Among heavy-duty Rams, 29 percent sold for at least $50,000 in 2011, up from 22 percent a year earlier.
Craig Trudell - DETROITNEWS
- June 10, 2012
Chrysler Group LLC and Ford Motor Co. are testing the limits of truck buyers' appetite for pickups loaded with leather, chrome and heated seats at price tags that can top $50,000.
It took just three days for dealers to snap up the full-year's allotment of Chrysler's new luxury-trim Ram Laramie Limited pickups, brand President Fred Diaz said in an interview. Ford, whose F-Series has been the top-selling vehicle line in the U.S. for 30 years, said last week it will add a range-topping Limited luxury model later this year.
"I don't know if you can put enough bells and whistles on trucks," said Hayden Elder, the owner of a Chrysler dealership in Athens, Texas, 75 miles southeast of Dallas. "In my mind, I never have enough high-end trucks."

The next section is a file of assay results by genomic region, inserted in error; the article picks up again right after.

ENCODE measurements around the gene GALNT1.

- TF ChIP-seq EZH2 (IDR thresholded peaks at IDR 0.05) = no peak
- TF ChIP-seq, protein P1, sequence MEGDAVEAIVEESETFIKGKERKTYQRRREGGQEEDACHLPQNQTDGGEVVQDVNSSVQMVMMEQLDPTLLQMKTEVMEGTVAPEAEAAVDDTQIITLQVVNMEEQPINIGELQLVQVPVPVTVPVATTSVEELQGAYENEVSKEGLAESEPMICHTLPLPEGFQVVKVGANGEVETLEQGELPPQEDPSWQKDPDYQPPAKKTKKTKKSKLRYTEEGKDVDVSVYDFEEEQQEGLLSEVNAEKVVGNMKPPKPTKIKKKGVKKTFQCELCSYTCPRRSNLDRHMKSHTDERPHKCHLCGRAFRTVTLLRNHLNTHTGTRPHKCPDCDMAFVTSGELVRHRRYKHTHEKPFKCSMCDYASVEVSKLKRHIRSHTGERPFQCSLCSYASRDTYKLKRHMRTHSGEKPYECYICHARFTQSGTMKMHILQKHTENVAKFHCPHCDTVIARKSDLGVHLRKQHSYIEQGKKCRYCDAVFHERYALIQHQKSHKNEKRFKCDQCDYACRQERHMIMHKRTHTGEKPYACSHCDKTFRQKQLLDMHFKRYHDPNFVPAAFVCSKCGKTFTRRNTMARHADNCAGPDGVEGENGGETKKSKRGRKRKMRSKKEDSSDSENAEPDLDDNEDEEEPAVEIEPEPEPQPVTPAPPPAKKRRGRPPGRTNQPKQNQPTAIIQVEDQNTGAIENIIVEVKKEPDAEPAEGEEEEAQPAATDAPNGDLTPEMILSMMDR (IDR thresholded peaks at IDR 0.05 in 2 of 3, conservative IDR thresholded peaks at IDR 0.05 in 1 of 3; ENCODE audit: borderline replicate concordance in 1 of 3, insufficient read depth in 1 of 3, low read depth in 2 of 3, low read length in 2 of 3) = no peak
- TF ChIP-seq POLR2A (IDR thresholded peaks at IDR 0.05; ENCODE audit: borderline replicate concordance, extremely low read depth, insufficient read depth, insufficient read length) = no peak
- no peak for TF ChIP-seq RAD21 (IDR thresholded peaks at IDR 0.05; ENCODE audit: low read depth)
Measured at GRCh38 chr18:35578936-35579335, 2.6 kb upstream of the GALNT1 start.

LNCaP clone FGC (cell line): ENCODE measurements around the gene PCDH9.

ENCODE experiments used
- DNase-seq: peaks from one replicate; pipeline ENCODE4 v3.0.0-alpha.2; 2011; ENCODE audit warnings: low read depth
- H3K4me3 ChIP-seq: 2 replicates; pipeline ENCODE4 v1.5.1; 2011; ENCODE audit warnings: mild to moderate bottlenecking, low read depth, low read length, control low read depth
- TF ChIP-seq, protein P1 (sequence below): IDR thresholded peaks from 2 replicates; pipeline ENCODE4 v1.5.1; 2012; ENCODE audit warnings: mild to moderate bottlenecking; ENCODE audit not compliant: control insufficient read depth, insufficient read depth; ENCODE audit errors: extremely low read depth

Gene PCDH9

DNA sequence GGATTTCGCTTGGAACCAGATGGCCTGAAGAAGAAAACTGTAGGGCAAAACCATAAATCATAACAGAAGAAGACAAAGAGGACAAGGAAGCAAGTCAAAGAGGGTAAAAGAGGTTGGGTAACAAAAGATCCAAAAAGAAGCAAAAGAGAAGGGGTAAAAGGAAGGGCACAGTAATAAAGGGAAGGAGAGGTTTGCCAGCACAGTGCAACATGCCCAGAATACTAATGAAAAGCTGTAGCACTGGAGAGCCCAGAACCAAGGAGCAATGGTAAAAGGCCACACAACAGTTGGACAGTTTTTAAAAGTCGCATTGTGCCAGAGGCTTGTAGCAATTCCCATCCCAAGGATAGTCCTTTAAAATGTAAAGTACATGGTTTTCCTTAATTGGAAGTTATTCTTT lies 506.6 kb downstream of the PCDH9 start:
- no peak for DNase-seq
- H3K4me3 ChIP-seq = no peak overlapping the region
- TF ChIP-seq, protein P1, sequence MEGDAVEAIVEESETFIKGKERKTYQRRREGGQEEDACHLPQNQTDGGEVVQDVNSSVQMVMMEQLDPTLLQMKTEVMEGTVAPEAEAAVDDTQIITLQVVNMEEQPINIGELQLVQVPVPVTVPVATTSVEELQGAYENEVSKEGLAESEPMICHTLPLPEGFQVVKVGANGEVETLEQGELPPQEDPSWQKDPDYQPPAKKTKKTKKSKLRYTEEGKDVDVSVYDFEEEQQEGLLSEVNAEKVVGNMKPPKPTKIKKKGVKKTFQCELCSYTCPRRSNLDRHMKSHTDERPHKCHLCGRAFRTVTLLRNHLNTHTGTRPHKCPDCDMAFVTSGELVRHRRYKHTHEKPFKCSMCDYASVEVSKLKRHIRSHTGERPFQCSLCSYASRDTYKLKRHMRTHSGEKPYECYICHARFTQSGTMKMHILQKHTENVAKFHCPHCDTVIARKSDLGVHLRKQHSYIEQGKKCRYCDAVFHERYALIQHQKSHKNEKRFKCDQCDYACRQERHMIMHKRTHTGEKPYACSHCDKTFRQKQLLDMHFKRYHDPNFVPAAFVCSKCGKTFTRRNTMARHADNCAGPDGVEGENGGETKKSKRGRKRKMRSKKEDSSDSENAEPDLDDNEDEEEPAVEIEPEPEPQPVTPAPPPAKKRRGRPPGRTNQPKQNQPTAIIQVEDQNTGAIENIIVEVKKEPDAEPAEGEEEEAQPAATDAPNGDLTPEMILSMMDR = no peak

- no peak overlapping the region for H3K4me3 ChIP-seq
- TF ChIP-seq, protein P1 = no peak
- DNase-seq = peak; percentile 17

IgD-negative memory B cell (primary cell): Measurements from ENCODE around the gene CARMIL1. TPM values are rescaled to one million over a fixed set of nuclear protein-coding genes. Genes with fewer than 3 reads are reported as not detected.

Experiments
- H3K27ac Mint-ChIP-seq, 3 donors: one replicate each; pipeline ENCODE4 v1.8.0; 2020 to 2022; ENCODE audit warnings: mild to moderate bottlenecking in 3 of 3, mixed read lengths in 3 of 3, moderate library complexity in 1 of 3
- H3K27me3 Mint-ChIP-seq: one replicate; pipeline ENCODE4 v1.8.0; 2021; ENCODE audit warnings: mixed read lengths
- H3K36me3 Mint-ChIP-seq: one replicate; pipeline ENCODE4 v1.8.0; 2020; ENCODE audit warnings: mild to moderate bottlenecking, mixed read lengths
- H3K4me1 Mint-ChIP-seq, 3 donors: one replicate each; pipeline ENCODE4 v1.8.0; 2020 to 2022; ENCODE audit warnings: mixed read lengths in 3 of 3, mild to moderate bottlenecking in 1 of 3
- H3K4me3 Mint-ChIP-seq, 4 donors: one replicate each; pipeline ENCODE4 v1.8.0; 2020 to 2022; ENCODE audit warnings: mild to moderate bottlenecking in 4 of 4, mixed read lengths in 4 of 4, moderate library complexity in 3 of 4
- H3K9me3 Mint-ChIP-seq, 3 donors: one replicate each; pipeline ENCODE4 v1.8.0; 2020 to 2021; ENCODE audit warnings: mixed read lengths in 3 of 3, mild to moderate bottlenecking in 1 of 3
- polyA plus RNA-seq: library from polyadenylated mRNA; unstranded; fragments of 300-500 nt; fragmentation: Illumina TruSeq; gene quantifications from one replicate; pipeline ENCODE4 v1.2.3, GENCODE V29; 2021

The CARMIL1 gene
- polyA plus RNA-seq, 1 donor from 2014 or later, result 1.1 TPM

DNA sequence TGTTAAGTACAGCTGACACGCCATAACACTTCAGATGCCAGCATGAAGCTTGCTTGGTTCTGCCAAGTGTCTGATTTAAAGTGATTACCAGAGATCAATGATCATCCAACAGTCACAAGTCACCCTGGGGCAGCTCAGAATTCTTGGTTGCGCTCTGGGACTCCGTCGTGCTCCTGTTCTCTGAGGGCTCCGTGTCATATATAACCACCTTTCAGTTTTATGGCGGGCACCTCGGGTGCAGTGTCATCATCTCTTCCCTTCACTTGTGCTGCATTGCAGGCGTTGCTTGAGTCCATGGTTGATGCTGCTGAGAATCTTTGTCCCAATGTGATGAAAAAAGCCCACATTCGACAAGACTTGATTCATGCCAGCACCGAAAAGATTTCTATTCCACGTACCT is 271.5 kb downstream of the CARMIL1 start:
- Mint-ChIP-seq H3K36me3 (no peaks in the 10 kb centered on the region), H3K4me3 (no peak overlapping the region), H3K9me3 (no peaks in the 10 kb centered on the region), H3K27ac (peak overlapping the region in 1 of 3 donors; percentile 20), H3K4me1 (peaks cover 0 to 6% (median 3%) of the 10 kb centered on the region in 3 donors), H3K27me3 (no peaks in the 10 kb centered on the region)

The interest in luxury pickups suggests underlying strength in the U.S. auto market, where investors have been reluctant to add exposure out to concern that higher-profit trucks as a portion of vehicle sales will deteriorate, according to Itay Michaeli, an analyst at Citigroup Inc. While light trucks have lost 1.6 percentage points of U.S. share this year, used pickup pricing has remained stable and the number of long-lasting trucks on U.S. roads continues to climb, he said.
"Automakers are warming up to the view that there is potentially far more pent-up demand for pickups than commonly believed," said Michaeli. "If you buy a pickup, there is probably some level of utility that you wanted, and if you had so much money that you could afford to buy a pickup for fun, you may still have a lot of money and still continue to do that."... [Read More]